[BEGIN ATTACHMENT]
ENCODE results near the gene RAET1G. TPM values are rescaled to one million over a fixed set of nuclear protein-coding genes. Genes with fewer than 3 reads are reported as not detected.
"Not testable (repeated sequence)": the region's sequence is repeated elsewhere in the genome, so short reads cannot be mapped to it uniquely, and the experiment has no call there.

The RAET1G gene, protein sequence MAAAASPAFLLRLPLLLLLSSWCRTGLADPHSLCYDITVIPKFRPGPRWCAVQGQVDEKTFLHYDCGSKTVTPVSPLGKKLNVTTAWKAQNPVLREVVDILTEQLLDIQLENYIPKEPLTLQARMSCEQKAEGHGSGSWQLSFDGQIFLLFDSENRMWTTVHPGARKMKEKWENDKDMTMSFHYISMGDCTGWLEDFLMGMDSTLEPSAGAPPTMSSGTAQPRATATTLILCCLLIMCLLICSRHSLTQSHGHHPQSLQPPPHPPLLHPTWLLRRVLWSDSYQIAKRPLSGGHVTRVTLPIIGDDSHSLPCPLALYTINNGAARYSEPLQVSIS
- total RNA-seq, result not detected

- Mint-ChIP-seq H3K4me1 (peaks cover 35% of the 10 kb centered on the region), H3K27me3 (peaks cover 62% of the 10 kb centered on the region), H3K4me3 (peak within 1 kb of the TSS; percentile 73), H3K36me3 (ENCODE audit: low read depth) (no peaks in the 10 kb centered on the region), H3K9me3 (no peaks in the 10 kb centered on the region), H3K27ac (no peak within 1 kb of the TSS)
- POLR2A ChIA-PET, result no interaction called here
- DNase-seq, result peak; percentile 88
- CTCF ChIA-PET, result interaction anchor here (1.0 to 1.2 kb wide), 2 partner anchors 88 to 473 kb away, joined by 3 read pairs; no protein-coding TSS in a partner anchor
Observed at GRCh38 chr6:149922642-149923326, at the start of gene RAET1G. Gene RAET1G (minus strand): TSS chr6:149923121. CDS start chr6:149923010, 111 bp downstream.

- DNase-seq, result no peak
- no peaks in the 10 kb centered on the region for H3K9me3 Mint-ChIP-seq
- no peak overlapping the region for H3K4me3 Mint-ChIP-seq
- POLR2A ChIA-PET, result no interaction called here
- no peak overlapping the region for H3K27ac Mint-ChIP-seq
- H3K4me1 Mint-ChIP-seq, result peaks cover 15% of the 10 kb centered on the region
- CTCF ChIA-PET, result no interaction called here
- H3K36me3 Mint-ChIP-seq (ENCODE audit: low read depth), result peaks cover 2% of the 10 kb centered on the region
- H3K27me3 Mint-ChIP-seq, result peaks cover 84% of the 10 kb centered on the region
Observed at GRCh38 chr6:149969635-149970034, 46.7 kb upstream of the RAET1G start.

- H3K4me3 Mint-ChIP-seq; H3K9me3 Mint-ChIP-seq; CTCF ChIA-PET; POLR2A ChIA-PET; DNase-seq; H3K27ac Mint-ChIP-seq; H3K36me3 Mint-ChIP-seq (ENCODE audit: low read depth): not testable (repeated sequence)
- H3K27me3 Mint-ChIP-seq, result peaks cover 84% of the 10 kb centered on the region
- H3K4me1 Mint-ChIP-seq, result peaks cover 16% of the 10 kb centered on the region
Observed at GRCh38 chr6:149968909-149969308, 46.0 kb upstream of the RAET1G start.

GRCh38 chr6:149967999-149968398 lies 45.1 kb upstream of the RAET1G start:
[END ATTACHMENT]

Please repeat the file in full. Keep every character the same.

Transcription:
ENCODE results near the gene RAET1G. TPM values are rescaled to one million over a fixed set of nuclear protein-coding genes. Genes with fewer than 3 reads are reported as not detected.
"Not testable (repeated sequence)": the region's sequence is repeated elsewhere in the genome, so short reads cannot be mapped to it uniquely, and the experiment has no call there.

The RAET1G gene, protein sequence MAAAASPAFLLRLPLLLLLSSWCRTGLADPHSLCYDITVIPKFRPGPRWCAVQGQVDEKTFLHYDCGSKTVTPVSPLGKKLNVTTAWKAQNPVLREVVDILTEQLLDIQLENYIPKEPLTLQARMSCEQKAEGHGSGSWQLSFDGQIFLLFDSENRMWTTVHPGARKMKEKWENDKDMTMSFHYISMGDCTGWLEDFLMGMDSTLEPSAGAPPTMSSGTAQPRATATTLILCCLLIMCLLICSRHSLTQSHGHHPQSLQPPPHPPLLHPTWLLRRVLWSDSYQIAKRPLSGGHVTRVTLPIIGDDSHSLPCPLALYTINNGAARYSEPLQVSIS
- total RNA-seq, result not detected

- Mint-ChIP-seq H3K4me1 (peaks cover 35% of the 10 kb centered on the region), H3K27me3 (peaks cover 62% of the 10 kb centered on the region), H3K4me3 (peak within 1 kb of the TSS; percentile 73), H3K36me3 (ENCODE audit: low read depth) (no peaks in the 10 kb centered on the region), H3K9me3 (no peaks in the 10 kb centered on the region), H3K27ac (no peak within 1 kb of the TSS)
- POLR2A ChIA-PET, result no interaction called here
- DNase-seq, result peak; percentile 88
- CTCF ChIA-PET, result interaction anchor here (1.0 to 1.2 kb wide), 2 partner anchors 88 to 473 kb away, joined by 3 read pairs; no protein-coding TSS in a partner anchor
Observed at GRCh38 chr6:149922642-149923326, at the start of gene RAET1G. Gene RAET1G (minus strand): TSS chr6:149923121. CDS start chr6:149923010, 111 bp downstream.

- DNase-seq, result no peak
- no peaks in the 10 kb centered on the region for H3K9me3 Mint-ChIP-seq
- no peak overlapping the region for H3K4me3 Mint-ChIP-seq
- POLR2A ChIA-PET, result no interaction called here
- no peak overlapping the region for H3K27ac Mint-ChIP-seq
- H3K4me1 Mint-ChIP-seq, result peaks cover 15% of the 10 kb centered on the region
- CTCF ChIA-PET, result no interaction called here
- H3K36me3 Mint-ChIP-seq (ENCODE audit: low read depth), result peaks cover 2% of the 10 kb centered on the region
- H3K27me3 Mint-ChIP-seq, result peaks cover 84% of the 10 kb centered on the region
Observed at GRCh38 chr6:149969635-149970034, 46.7 kb upstream of the RAET1G start.

- H3K4me3 Mint-ChIP-seq; H3K9me3 Mint-ChIP-seq; CTCF ChIA-PET; POLR2A ChIA-PET; DNase-seq; H3K27ac Mint-ChIP-seq; H3K36me3 Mint-ChIP-seq (ENCODE audit: low read depth): not testable (repeated sequence)
- H3K27me3 Mint-ChIP-seq, result peaks cover 84% of the 10 kb centered on the region
- H3K4me1 Mint-ChIP-seq, result peaks cover 16% of the 10 kb centered on the region
Observed at GRCh38 chr6:149968909-149969308, 46.0 kb upstream of the RAET1G start.

GRCh38 chr6:149967999-149968398 lies 45.1 kb upstream of the RAET1G start: